It’s amazing how something that fits in the palm of my hand should alter the way I live.
Earlier this summer, I had a run-in with an over-sized, should-only-exist-in-the-Brazilian-rainforest-sized spider in my garage.
I went to get my son’s hockey equipment from his bag, stored just in front of the shelf holding canned goods and paper products, and found him guiltily gripping the inside of the front flap like some hairy eight-legged skyscraper climber who wasn’t supposed to be there and got caught.
I should have known something was amiss when I had to peel away a web that circled around the hockey bag, but my powers of observation aren’t the strongest (I know, for a writer, a dangerous trait – I’m working on it). We both froze, staring at each other, until I gently dropped the flap back in place. I called my husband, who was clicking away on his laptop in the kitchen (which is his workspace- I know, not fair, but we all know life isn’t fair). My call sounded something akin to a strained, on-the-verge-of-hysteria “Honnnneeey?” The last time I beckoned Steve this way, I was getting ready to push a ten pound baby out of me (another horror story).
Concerned, he leaned into the garage. I pointed to the bag with no preamble, and he pulled back the flap. At that point, Spidey figured he’d better get the hell out of sight and scrambled somewhere inside the bag. As I screamed and carried on like a girl, my husband bravely extracted every piece of equipment, in an attempt to locate him.
Minutes later, the empty bag lie like a carcass in the driveway, while Steve kept up his search through the pockets. Between exclamations of size and hairiness, we both agreed it was unbelievable that something could live with the smell. If you’ve never had the unfortunate privilege of whiffing an ice hockey bag, imagine, if you will, the reek of a partially decomposed body covered with molded cheese. We decided since the incredibly offensive odor didn’t kill the guy, it made him bigger, like some unnatural odor-mutation that science has yet to discover.
Ever the supportive wife, I began to chant that my husband really SUCKS at finding spiders until finally, mercifully, he cornered and squashed him. The beast was so large; his milky guts seeped from his body. I ran into the house, grabbed my phone, and took pictures of the victim from several angles, like the forensic photographer I’m not.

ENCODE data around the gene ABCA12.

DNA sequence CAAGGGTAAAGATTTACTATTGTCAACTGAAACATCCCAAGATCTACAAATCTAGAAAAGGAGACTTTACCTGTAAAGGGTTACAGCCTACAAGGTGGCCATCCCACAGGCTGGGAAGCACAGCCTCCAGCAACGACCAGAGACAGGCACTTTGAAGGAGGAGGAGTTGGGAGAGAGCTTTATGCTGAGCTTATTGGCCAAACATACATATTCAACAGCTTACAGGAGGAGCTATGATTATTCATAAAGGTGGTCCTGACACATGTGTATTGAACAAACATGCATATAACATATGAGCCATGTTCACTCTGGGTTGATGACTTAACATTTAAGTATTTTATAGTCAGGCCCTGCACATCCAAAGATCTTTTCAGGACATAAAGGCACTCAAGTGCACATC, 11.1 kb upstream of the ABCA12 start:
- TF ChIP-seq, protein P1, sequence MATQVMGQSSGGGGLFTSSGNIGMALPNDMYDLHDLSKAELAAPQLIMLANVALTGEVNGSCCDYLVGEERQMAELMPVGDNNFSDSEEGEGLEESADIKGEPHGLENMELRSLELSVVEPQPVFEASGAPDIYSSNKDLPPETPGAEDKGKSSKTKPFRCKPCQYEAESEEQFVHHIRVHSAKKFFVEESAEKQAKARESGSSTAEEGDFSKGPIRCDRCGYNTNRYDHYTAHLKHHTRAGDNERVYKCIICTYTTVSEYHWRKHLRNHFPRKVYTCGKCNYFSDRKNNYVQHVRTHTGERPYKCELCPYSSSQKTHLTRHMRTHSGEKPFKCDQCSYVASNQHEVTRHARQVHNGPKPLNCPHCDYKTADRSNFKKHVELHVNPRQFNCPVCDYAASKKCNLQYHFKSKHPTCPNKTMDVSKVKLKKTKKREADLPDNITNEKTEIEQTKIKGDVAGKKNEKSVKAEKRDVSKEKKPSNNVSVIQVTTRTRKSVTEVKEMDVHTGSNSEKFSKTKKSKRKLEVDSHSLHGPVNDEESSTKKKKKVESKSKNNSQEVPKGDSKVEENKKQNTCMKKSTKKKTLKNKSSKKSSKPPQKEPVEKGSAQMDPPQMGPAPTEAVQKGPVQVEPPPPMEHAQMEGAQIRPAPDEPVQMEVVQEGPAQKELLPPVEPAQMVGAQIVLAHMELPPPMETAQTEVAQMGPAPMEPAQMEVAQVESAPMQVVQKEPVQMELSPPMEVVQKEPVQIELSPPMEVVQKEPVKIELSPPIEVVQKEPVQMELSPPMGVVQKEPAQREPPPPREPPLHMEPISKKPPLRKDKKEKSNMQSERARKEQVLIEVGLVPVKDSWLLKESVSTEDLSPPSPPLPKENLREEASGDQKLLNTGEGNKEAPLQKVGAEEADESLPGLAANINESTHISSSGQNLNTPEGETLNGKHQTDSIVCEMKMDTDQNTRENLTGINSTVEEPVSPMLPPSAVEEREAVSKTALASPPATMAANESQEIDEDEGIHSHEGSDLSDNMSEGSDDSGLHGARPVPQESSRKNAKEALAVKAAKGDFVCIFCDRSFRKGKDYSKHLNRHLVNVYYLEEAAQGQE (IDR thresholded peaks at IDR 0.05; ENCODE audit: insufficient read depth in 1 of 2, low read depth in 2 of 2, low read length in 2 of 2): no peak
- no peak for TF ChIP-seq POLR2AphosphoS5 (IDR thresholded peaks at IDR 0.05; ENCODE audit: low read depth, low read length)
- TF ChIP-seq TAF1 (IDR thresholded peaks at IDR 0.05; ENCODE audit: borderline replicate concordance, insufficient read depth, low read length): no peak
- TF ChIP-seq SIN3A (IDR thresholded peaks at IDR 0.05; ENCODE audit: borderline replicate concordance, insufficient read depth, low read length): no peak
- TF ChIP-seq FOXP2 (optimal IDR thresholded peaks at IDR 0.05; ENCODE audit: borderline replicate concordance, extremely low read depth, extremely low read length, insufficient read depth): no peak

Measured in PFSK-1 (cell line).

I showed the pictures like I was boasting a prize. Check this out..Found it in my house. Check out this guy’s legs. The spider became my version of a big fish, growing in size as I ran into more people. You know how you can enlarge pictures on your phone with your fingers? Well…
Soon, people were talking. Did you hear? Kim had to spear the web before she could get into the bag! The spider was this big! I showed the parents at lacrosse practice, the kids too, then later to my friends at a party, preening over the gasps and flinches, as if I personally went to battle and won the bloody fight.
My husband went back to his typing, but I sensed he was shaken.
Days later, I was still getting text requests to send the pictures, so friends could show their spouses, kids, other friends..
Eventually, the hubbub died down. People resumed their normal activities, and moved on.
Not I. Every step I take into that garage is accompanied by a full visual sweep of the space, and quick steps out the door. When we’re low on toilet paper, I send whoever is closest to get new rolls. Canned goods? Not for my family. We’re eating only fresh now.
I know he has friends. They’re out there, biding their time, just waiting to attack when I least expect it.
Well, it won’t happen. I won’t drop my defenses. I can’t. The hairy thing visits me in my sleep.
I thought by writing this down, I might exorcise my fear.
So far, it hasn’t worked.